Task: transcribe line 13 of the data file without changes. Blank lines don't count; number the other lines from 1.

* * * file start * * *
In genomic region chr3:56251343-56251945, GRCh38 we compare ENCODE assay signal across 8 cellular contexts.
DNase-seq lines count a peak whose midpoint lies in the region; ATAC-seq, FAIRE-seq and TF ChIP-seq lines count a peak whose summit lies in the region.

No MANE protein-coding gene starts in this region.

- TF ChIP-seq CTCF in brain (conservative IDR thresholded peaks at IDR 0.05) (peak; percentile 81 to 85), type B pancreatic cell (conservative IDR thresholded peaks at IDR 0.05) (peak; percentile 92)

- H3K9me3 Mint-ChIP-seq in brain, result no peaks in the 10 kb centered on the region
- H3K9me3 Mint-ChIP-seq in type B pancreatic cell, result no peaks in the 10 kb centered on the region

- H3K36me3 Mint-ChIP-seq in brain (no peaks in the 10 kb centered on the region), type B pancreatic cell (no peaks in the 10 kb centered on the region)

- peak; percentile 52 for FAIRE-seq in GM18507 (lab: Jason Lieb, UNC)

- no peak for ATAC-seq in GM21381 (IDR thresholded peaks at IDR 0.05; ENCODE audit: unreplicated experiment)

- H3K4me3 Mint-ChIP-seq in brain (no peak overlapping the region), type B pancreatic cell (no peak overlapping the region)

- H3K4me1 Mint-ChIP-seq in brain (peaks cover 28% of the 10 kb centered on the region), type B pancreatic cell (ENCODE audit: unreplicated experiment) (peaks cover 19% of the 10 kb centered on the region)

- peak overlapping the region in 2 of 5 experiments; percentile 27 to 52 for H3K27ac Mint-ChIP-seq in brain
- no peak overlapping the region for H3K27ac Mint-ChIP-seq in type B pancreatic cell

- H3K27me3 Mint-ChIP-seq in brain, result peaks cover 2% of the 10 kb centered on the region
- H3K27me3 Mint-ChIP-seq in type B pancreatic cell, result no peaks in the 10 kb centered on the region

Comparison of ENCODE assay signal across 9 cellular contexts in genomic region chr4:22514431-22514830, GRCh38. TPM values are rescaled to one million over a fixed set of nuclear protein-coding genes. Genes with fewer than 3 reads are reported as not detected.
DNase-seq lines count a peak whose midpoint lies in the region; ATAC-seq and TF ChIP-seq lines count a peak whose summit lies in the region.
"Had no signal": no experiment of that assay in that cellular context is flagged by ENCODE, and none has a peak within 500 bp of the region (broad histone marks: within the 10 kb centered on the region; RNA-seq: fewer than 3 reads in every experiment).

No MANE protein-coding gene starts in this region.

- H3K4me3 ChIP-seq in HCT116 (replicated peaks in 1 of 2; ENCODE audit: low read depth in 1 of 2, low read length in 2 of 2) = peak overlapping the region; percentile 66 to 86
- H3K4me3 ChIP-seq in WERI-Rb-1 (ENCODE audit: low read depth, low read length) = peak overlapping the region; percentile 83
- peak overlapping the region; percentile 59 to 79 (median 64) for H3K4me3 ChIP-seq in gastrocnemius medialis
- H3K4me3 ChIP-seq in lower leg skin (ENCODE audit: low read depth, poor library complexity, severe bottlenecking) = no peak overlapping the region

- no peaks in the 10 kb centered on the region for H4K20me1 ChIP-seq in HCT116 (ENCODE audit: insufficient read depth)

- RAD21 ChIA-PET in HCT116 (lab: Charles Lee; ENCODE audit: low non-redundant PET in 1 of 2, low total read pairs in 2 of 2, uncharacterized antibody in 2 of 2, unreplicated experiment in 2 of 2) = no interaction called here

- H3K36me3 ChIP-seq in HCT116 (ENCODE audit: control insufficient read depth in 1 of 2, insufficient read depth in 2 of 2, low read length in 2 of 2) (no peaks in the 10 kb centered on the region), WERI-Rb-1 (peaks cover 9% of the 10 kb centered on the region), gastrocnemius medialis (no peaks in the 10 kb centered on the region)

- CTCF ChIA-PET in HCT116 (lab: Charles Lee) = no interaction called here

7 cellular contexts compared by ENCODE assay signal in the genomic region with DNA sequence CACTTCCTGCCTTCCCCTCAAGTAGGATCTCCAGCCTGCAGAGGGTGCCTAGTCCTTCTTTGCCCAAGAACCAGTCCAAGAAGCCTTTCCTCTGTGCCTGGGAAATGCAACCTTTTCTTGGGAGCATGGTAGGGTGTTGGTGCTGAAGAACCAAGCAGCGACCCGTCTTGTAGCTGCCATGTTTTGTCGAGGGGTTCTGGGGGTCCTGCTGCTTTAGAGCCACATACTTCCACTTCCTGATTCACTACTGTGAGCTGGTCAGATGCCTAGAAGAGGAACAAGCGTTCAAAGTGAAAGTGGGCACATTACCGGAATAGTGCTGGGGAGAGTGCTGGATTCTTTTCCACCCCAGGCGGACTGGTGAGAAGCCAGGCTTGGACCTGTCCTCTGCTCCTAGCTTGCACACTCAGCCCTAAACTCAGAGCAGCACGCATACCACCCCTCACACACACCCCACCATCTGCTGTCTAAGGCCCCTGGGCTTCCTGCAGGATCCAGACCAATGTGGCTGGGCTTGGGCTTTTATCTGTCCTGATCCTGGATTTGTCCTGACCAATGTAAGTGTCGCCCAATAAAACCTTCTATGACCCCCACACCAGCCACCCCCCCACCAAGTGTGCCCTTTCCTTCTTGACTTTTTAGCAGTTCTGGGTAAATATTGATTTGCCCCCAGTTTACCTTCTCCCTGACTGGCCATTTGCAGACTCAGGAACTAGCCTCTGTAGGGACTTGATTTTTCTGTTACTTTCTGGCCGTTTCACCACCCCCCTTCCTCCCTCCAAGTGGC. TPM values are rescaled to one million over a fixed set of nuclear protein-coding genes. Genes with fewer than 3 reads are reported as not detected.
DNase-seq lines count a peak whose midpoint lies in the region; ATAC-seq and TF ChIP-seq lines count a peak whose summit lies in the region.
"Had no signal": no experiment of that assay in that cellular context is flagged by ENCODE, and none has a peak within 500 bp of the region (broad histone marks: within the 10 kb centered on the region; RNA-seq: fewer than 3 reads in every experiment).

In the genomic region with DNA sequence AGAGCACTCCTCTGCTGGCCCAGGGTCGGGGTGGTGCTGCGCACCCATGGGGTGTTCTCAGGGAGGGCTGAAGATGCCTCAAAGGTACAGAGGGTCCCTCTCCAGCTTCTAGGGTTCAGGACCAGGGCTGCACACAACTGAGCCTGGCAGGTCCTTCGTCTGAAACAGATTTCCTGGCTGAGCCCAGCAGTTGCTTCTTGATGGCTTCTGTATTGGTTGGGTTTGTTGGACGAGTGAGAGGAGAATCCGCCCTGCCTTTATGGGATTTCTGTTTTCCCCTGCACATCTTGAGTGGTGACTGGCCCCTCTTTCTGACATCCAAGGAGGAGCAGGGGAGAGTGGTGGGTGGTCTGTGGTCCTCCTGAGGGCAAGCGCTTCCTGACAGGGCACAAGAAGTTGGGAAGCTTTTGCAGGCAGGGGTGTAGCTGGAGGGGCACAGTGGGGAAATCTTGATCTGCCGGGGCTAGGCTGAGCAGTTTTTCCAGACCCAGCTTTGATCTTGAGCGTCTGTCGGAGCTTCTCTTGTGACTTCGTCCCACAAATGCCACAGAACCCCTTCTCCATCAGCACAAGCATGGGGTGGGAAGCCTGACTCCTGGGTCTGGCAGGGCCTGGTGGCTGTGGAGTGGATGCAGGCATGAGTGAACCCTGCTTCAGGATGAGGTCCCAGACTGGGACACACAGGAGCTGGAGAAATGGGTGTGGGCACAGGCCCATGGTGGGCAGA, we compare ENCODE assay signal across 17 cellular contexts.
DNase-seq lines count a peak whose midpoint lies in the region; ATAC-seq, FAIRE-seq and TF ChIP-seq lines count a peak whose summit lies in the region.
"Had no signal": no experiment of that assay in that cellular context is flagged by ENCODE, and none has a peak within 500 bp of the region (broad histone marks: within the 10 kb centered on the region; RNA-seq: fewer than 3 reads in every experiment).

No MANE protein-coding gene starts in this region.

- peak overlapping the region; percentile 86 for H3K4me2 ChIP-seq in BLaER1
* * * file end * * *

- no peak overlapping the region for H3K27ac Mint-ChIP-seq in type B pancreatic cell